Photoshop World – Heavy Lifting

Well, another Photoshop World come and gone.  This year Adam Jerugim and I did a presentation on setting up a machine for doing very large file work.  Thank you again to those who attended – we were up against some interesting stuff.  I know I promised to have this entry up on Monday, but I’ve been struggling with getting PowerPoint to let me extract the information in a good way.  I’ll probably have to update this entry a couple more times as I figure out how to get what I want pulled out.

I wanted to call out a couple of things that are currently buried in the speaker notes, and I’m not sure if I got them across appropriately.  First, setting Photoshop’s memory percentage to 100% only makes sense if you’ve got more than 4GB of RAM in the machine, and again, only if you haven’t run into trouble running the filters you need that way, and are on CS3.  We’ve improved our ability to back off in the case that the machine we’re on starts to page every version.  However, it’s still important to watch that free RAM (or, in the case of Vista, the amount still being used for the system file cache).  It’s important that you watch what’s going on on your system when pushing things to their limit.  If you’re regularly seeing free memory (or the amount of free memory + system cache on vista) go below 20MB, it’s time to back off that memory percentage setting and try again.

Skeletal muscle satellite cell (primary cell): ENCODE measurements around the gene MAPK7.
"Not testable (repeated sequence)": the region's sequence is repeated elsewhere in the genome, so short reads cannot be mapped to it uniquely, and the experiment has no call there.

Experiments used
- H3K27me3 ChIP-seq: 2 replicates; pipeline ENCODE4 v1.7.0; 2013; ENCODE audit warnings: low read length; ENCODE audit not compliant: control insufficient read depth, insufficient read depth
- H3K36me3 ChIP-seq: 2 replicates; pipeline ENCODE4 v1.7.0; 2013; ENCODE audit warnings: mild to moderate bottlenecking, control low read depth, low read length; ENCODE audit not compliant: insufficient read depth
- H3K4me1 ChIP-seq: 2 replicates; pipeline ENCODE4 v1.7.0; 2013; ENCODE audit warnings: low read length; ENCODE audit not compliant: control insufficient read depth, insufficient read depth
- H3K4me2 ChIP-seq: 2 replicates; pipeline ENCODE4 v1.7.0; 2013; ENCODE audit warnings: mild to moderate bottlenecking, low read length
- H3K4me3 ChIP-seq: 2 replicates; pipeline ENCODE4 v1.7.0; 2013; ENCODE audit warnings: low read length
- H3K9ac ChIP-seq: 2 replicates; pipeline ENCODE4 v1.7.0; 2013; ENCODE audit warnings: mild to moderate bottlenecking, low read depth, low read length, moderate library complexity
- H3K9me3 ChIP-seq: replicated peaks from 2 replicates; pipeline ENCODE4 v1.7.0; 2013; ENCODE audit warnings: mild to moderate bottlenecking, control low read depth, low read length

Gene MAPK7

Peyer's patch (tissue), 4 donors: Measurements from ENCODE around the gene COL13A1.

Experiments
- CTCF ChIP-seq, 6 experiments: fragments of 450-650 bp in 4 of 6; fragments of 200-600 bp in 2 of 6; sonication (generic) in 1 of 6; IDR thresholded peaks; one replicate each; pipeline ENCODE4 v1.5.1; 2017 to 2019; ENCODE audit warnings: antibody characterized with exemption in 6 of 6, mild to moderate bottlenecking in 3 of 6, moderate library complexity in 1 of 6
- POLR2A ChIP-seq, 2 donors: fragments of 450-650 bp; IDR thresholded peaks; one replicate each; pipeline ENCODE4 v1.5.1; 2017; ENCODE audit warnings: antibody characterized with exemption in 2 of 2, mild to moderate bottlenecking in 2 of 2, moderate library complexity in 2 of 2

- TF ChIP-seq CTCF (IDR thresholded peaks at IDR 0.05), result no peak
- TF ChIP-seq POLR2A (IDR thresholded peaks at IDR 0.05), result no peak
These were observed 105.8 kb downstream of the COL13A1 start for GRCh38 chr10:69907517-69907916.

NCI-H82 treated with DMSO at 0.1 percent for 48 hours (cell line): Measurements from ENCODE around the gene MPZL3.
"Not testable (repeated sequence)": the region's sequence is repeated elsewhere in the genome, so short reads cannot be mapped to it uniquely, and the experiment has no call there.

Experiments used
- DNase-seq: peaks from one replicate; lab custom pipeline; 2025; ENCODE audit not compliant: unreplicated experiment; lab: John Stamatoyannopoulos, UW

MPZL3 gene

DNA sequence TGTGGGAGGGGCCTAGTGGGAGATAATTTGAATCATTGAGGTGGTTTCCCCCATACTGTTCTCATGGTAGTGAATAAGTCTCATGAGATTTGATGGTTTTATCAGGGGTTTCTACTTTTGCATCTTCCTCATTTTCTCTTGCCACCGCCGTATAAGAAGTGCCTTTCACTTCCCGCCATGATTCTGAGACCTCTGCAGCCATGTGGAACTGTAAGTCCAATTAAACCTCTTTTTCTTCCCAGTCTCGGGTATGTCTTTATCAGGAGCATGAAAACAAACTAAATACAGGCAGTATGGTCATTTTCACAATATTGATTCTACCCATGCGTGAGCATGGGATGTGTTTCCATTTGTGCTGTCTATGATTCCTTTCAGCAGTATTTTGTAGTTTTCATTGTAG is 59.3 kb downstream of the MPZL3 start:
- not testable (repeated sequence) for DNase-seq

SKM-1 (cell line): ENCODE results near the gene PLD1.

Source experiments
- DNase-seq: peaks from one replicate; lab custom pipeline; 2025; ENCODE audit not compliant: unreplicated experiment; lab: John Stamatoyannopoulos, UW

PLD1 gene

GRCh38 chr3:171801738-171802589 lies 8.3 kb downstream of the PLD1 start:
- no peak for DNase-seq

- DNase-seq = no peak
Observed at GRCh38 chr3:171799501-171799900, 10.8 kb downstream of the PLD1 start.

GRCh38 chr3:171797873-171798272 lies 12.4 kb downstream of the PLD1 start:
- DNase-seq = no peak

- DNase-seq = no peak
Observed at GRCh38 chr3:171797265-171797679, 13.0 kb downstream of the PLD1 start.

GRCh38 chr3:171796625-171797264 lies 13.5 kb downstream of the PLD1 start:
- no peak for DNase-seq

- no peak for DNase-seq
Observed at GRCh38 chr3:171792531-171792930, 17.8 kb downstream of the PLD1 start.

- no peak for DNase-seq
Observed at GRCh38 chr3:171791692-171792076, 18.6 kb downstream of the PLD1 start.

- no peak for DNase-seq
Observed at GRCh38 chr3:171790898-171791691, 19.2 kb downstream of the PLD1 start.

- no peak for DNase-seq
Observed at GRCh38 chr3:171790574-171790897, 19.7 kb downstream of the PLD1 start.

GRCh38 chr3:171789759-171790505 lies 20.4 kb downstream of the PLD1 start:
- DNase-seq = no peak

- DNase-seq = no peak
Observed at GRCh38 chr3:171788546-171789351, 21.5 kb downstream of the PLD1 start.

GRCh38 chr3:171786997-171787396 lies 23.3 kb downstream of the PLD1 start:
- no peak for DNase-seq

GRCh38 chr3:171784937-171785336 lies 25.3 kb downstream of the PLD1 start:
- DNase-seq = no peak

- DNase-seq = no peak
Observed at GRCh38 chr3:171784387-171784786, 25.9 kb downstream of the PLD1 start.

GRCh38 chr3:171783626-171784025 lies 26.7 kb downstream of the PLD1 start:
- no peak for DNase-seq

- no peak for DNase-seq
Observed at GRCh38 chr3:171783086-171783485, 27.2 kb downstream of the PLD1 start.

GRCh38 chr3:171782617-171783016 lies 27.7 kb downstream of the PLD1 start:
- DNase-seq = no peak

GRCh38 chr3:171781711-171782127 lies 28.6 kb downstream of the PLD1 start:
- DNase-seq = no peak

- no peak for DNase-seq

Someone had asked a question at the end about RAID types, and I wanted to repeat that here – for fastest performance, RAID 0 with 2-6 drives for the Photoshop primary scratch disk is the fastest way to go, but isn’t a good place for storing files unless you’re going to back them up very frequently (daily?) to a big server on the network.  RAID 0+1 or RAID 5 would add in the reliability at some cost in performance or the need for additional drives.  We still need to measure which of those is the best way to go.  It’ll be about throughput.

So, here’s the current version of the presentation.  The animations don’t come across, and I still have to go through the speaker notes and clean them up and get a good export of that.  Hopefully within the next day or so, and I’ll update this post.


[Update: I meant to get the version of the presentation with extended notes up before my travels, apologies for not getting that done.  I’ll get that up and catch up on the comments when I return in October. -Scott]